Review: Former Panorama Bar resident and local Berlin fixture Cassy Britton presents her first full length release since giving up her residency and leaving Europe's clubbing capital for the sunny shores of Los Angeles. The Donna LP features some dusty classic house sounds of the deeper spectrum, as heard previously on her eponymous imprint, Uzuri or Perlon sporadically over the last 10 years and her great vocals which veer from spoken word, haunting/monotone to high pitched diva moves are a constant throughout. Highlights for us were the uplifting deep disco of "All I Do", the soulful deep funk on her cover of Prince's "Strange Relationship" or the emotive yet tough techno of "Move".
Review: With the new Inside Out series, Aus Music is aiming to blur the boundaries between traditional artist albums and DJ mix compilations, primarily by asking chosen selectors to showcase their music and that of their close musical companions. To show how the series works, Aus Music chief Will Saul has handled this first edition, serving up a mix of previously unreleased music from his extended friendship circle that moves from woozy ambience and dewy-eyed downtempo electronica, to melodious techno and fizzing, electro-inspired broken beat jams, via a range of deep, atmospheric and rhythmically intriguing workouts. With the likes of Falty DL, Pearson Sound, Mr Beatnick, Lone and Move D contributing tracks, the quality threshold is impressively high throughout, with Saul's fluid mix sparkling from start to finish.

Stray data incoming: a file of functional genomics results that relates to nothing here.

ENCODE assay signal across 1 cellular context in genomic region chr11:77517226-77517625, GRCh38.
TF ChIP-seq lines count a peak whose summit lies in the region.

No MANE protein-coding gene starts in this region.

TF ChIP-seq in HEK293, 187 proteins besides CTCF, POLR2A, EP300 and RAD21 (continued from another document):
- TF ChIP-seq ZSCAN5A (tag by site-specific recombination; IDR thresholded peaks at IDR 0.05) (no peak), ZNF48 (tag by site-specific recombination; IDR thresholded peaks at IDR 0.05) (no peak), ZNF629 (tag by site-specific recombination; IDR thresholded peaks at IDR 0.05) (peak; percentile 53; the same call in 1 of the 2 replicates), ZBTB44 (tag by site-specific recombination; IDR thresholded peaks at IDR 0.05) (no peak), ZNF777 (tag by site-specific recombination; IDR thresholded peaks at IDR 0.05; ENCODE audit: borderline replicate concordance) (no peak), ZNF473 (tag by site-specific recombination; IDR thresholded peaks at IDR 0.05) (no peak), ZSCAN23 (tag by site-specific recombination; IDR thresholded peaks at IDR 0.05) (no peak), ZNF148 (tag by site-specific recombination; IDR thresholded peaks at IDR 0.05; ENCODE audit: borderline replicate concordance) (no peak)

Review: On his previous two full-lengths, London-based Glaswegian Andy Graham promoted a hazy, evocative take on house and minimal techno. On this third studio set - his first for some six years - Graham is much more concerned with the atmospheric potential of electronic compositions that variously doff a cap to classic ambient, IDM, James Blake, the screwed R&B-tronica of Hudson Mohawke, and the loved-up synth-pop of Junior Boys. As a result, Space In Your Mind is a tactile, dreamy affair, with even the occasional forays into deep house territory - see "Kalstars" and "Ancestors" - recalling the loved-up feel of classic Visionquest material.